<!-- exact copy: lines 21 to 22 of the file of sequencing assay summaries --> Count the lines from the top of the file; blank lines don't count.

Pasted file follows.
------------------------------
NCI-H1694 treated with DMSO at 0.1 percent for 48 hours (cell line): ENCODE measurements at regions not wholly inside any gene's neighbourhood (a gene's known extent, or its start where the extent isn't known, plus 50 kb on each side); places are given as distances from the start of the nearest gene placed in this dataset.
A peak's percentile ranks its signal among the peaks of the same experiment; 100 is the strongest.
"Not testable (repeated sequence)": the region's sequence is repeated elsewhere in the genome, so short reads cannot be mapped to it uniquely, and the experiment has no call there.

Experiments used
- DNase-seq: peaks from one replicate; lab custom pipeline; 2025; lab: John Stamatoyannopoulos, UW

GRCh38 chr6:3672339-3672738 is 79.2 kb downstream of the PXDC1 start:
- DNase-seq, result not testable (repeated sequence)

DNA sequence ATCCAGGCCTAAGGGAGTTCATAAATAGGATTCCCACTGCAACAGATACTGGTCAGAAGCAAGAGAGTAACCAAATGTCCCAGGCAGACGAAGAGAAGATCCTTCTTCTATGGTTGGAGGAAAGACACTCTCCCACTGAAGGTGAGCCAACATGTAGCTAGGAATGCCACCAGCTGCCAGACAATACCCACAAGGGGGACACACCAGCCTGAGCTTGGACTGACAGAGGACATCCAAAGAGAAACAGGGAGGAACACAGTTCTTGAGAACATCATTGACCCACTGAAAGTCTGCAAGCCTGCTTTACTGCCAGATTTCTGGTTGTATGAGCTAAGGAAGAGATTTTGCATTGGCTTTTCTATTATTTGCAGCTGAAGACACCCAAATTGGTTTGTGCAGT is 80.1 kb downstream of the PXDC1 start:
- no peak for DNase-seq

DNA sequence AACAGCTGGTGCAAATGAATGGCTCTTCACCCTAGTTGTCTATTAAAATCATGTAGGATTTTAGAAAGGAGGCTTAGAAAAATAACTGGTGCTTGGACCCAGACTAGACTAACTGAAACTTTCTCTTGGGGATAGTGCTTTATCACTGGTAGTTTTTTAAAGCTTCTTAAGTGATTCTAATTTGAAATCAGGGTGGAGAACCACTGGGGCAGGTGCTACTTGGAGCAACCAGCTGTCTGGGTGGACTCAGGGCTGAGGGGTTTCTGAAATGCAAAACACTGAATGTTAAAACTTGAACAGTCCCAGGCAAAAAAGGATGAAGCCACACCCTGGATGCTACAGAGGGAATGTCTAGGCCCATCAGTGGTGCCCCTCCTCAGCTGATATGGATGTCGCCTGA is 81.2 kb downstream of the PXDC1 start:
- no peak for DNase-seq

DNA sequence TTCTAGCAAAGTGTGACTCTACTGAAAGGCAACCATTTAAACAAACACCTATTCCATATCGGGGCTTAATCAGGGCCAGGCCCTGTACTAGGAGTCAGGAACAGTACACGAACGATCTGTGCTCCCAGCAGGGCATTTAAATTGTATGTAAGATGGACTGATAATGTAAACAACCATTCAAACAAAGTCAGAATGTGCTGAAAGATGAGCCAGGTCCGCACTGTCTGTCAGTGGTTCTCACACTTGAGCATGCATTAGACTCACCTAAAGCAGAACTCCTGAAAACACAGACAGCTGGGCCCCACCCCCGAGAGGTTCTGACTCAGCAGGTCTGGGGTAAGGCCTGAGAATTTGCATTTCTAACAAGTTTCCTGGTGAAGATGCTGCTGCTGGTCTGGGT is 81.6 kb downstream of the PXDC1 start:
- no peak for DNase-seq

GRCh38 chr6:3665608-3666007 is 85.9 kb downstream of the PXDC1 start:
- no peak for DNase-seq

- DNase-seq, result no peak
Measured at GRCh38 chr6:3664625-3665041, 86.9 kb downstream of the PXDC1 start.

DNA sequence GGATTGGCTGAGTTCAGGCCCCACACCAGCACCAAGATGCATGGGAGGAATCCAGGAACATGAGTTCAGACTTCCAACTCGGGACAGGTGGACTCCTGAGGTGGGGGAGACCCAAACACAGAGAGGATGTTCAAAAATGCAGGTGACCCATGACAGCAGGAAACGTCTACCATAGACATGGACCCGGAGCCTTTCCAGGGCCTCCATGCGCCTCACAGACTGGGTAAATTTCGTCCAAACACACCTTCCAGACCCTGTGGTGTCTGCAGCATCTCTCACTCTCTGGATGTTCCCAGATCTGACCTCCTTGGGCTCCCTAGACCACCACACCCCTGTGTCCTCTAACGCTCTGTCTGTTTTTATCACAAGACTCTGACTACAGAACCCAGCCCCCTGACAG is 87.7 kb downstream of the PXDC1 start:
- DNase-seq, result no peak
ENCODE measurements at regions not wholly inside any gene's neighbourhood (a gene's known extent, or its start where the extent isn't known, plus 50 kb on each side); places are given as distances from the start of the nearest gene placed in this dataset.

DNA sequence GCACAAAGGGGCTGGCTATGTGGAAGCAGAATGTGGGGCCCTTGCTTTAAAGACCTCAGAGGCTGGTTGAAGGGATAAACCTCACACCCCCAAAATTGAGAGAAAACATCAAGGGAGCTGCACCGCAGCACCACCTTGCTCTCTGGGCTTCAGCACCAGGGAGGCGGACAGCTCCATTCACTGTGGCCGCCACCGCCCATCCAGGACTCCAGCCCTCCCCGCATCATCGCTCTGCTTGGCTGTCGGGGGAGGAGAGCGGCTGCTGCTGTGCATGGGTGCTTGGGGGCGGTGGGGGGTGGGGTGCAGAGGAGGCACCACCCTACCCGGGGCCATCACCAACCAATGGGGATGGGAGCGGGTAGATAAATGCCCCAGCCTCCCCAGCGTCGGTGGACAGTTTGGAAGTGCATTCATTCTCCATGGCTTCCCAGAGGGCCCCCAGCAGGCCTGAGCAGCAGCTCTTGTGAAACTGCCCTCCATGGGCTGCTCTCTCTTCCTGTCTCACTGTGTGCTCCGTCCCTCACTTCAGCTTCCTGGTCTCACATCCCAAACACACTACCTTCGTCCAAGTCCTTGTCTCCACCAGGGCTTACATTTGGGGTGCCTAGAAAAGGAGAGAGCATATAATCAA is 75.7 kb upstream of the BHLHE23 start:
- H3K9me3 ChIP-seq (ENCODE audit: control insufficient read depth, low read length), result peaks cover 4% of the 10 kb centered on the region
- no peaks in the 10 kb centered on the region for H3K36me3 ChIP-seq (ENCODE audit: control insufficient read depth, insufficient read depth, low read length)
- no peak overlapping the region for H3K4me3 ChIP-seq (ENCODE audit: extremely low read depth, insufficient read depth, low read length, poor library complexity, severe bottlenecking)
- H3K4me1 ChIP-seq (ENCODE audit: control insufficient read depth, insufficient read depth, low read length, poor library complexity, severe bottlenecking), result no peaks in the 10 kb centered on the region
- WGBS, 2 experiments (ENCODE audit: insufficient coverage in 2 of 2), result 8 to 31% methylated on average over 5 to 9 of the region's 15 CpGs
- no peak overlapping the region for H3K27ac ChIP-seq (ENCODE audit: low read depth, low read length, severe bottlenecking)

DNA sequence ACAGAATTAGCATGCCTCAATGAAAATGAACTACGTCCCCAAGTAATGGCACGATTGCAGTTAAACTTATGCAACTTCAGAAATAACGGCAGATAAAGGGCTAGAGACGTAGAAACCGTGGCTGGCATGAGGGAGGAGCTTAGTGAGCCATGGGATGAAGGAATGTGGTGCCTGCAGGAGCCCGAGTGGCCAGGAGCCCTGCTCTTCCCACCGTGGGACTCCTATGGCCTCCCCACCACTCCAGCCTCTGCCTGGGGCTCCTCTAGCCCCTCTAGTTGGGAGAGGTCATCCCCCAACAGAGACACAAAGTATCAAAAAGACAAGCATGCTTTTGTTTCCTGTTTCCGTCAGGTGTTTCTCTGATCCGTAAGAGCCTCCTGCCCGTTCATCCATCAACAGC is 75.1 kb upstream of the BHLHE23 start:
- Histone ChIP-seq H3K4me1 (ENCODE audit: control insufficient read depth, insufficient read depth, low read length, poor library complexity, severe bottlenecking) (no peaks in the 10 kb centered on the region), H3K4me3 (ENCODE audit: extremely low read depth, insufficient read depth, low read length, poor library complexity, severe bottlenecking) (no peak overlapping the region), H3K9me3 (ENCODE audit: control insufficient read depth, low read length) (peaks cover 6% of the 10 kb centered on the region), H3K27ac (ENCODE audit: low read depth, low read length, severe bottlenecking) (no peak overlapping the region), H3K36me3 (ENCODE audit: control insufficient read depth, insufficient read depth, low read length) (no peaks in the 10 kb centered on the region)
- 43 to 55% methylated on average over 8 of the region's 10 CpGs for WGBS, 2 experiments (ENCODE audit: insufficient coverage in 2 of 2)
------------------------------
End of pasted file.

DNA sequence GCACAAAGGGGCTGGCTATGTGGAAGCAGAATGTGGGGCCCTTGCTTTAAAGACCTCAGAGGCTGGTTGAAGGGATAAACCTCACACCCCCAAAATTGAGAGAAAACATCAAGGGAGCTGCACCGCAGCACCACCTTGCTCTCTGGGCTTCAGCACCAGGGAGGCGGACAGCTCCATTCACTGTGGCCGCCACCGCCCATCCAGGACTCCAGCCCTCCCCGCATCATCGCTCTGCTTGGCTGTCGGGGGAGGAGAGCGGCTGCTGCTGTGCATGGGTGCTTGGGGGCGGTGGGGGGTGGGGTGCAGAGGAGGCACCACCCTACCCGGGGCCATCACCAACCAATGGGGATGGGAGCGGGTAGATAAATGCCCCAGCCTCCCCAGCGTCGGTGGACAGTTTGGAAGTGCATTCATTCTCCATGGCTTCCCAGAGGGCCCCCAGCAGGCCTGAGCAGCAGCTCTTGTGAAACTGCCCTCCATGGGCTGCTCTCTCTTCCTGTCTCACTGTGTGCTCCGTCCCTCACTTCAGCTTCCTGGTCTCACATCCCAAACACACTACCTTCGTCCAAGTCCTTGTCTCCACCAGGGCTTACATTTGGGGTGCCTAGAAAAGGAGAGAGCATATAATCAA is 75.7 kb upstream of the BHLHE23 start:
- H3K9me3 ChIP-seq (ENCODE audit: control insufficient read depth, low read length), result peaks cover 4% of the 10 kb centered on the region